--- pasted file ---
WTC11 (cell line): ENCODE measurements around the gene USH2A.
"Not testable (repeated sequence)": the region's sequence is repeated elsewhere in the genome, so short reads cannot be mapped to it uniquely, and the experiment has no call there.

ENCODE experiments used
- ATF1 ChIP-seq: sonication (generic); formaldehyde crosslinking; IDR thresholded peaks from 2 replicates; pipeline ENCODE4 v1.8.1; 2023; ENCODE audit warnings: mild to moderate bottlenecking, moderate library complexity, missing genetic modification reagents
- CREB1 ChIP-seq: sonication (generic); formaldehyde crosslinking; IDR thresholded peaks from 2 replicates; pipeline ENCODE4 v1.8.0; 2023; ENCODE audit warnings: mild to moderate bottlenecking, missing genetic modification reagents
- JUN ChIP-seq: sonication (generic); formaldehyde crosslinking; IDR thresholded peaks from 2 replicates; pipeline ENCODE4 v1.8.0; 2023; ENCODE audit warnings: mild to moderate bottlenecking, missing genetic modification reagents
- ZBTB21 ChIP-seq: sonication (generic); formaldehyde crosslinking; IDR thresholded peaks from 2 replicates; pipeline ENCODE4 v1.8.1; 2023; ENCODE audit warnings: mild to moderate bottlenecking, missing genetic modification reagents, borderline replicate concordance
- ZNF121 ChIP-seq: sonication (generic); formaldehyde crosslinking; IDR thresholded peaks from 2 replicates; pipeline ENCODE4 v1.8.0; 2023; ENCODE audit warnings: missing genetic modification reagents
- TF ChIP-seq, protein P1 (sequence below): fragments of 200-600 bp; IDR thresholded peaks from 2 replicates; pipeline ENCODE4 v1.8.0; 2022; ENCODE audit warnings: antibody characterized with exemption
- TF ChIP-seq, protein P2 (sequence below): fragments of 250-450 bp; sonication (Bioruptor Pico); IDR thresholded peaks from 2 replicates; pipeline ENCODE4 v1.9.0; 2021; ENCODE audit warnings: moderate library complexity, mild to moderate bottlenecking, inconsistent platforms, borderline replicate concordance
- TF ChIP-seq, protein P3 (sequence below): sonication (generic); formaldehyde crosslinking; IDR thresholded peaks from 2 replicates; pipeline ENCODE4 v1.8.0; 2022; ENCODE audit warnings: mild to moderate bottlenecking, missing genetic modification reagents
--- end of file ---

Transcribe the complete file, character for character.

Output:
WTC11 (cell line): ENCODE measurements around the gene USH2A.
"Not testable (repeated sequence)": the region's sequence is repeated elsewhere in the genome, so short reads cannot be mapped to it uniquely, and the experiment has no call there.

ENCODE experiments used
- ATF1 ChIP-seq: sonication (generic); formaldehyde crosslinking; IDR thresholded peaks from 2 replicates; pipeline ENCODE4 v1.8.1; 2023; ENCODE audit warnings: mild to moderate bottlenecking, moderate library complexity, missing genetic modification reagents
- CREB1 ChIP-seq: sonication (generic); formaldehyde crosslinking; IDR thresholded peaks from 2 replicates; pipeline ENCODE4 v1.8.0; 2023; ENCODE audit warnings: mild to moderate bottlenecking, missing genetic modification reagents
- JUN ChIP-seq: sonication (generic); formaldehyde crosslinking; IDR thresholded peaks from 2 replicates; pipeline ENCODE4 v1.8.0; 2023; ENCODE audit warnings: mild to moderate bottlenecking, missing genetic modification reagents
- ZBTB21 ChIP-seq: sonication (generic); formaldehyde crosslinking; IDR thresholded peaks from 2 replicates; pipeline ENCODE4 v1.8.1; 2023; ENCODE audit warnings: mild to moderate bottlenecking, missing genetic modification reagents, borderline replicate concordance
- ZNF121 ChIP-seq: sonication (generic); formaldehyde crosslinking; IDR thresholded peaks from 2 replicates; pipeline ENCODE4 v1.8.0; 2023; ENCODE audit warnings: missing genetic modification reagents
- TF ChIP-seq, protein P1 (sequence below): fragments of 200-600 bp; IDR thresholded peaks from 2 replicates; pipeline ENCODE4 v1.8.0; 2022; ENCODE audit warnings: antibody characterized with exemption
- TF ChIP-seq, protein P2 (sequence below): fragments of 250-450 bp; sonication (Bioruptor Pico); IDR thresholded peaks from 2 replicates; pipeline ENCODE4 v1.9.0; 2021; ENCODE audit warnings: moderate library complexity, mild to moderate bottlenecking, inconsistent platforms, borderline replicate concordance
- TF ChIP-seq, protein P3 (sequence below): sonication (generic); formaldehyde crosslinking; IDR thresholded peaks from 2 replicates; pipeline ENCODE4 v1.8.0; 2022; ENCODE audit warnings: mild to moderate bottlenecking, missing genetic modification reagents